# Biostatistics in Practice : Using Statistics To Discover Links Between Eating Behaviors And Overweight Children (Student)

### Author: Published by COMAP, Inc. in conjunction with DIMACS, Rutgers University.

**What is the BioMath Connection (BMC) Project?**

BMC was a pioneering project linking biology and mathematics in the high schools. It provided an opportunity for high school teachers, writers, researchers, and others to get in on the ground floor of developing innovative classroom materials. The materials consist of 20 modules that can be flexibly adapted for use in a variety of courses at a variety of grade levels in both biology and mathematics. The project was run by DIMACS at Rutgers University in collaboration with the Consortium for Mathematics and its Applications (COMAP) and Colorado State University (CSU).

Biostatistics (a contraction of the words biology and statistics) is the application of statistics to topics in biology. This unit deals with two biological contexts. In Lesson 1 students look for factors that help them estimate a person's age. They use dotplots and numeric summaries for center and spread to analyze data from team age estimates. Lessons 2 - 4 are based on the Infant Growth Study that sought connections between eating behaviors in children and being overweight. Students grapple with determining which factors are the best indicators that a child is overweight. Using scatterplots and regression lines, students study relationships between various factors (BMI at age 4, rate of eating during test meal, calories consumed during test meal) and BMI at age six. After creating binary variables (overweight (yes/no), exceeded recommended dinner Calories at test meal (yes/no)), students again search for relationships between factors and the variable overweight. This time the statistical analysis is based on two-way tables and calculating percentages. **TopicsBiology:** Scientific method, national health problem of increasing rates of childhood obesity, identification of being overweight (use of weight, BMI, CDC Growth Charts for boys and girls), waist circumference, analysis of factors that might contribute to being overweight.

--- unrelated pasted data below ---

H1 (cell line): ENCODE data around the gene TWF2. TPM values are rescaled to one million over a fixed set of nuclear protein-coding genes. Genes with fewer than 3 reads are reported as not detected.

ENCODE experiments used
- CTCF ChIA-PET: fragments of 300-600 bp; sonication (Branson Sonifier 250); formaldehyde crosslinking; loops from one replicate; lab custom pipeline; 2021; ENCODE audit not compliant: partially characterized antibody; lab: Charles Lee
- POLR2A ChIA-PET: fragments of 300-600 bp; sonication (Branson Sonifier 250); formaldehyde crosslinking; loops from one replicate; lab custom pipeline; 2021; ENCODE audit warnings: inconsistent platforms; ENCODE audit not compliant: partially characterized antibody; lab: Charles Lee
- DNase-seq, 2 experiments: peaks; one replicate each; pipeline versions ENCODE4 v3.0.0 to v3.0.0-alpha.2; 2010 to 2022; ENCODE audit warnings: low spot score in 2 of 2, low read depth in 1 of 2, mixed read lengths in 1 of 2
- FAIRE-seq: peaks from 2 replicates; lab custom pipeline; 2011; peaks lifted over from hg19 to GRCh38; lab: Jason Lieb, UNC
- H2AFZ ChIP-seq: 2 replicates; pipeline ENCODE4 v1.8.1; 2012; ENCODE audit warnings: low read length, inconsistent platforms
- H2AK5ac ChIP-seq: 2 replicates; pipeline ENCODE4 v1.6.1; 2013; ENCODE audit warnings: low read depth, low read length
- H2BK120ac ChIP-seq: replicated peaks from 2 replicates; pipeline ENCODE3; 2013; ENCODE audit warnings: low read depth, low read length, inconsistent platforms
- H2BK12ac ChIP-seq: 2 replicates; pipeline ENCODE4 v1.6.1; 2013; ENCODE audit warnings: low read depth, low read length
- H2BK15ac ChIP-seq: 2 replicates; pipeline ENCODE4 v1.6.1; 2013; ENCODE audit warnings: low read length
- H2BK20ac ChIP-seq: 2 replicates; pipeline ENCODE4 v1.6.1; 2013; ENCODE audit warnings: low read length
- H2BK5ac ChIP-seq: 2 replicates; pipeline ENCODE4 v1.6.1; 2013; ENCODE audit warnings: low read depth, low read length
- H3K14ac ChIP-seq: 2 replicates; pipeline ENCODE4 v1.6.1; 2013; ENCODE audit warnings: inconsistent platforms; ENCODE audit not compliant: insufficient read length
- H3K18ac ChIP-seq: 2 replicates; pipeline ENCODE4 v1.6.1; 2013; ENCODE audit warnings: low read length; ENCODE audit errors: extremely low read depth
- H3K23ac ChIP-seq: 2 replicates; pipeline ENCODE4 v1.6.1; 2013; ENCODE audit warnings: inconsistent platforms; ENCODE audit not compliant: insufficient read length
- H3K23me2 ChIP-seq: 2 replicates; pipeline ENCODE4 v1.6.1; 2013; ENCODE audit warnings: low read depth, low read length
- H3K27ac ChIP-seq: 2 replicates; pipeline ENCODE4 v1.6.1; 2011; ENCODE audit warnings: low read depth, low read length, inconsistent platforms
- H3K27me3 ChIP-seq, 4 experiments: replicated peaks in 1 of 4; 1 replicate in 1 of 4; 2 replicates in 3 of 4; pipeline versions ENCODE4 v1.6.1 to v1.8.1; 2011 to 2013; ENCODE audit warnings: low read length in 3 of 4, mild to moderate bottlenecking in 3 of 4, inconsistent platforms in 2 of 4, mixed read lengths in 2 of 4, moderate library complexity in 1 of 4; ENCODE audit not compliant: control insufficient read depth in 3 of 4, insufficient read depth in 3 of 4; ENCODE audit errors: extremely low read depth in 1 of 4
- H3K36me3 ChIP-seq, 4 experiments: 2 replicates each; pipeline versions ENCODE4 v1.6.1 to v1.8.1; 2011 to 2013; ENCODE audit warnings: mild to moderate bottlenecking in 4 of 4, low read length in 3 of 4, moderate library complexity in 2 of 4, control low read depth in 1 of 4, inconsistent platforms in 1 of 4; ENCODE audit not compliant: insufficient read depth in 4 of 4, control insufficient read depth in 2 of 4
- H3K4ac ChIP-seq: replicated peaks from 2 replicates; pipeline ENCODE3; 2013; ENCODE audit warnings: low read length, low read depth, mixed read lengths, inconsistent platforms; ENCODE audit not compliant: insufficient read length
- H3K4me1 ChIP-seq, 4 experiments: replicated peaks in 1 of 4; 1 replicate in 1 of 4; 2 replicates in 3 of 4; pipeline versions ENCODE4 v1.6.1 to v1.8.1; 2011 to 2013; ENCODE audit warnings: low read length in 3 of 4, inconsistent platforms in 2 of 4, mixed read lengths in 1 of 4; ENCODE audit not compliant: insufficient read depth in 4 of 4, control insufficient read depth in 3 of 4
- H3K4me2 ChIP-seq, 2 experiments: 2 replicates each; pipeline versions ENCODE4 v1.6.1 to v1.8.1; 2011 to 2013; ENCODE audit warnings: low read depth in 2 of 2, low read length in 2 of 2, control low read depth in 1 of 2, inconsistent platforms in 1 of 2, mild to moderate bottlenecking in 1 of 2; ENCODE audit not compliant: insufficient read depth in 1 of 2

**Mathematics:**Statistical tools for analyzing data on one and two variables. Tools for one-variable analysis include numeric summaries for center and spread (mean, median, range, interquartile range, percentiles), five-number summaries, dotplots, boxplots, 1.5√óiqr rule for identifying outliers. Tools for two-variable analysis include scatterplots, regression lines, residual error, R2, and using the regression equation to make predictions. Tools for analyzing two categorical variables (such as binary variables) include two-way tables and percentages.

**Prerequisites**

Biology:Some exposure to the scientific method.

Biology:

**Mathematics:**Plotting ordered pairs; graphing, evaluating, and determining slope of linear equations; percentage calculations.

**Length**

This unit consists of 5 lessons and will take 6 - 8 class periods (45 minutes each) if the majority of work is done during class. Length will vary depending on whether students complete the project and/or the optional activity on regression.

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#### Prerequisites:

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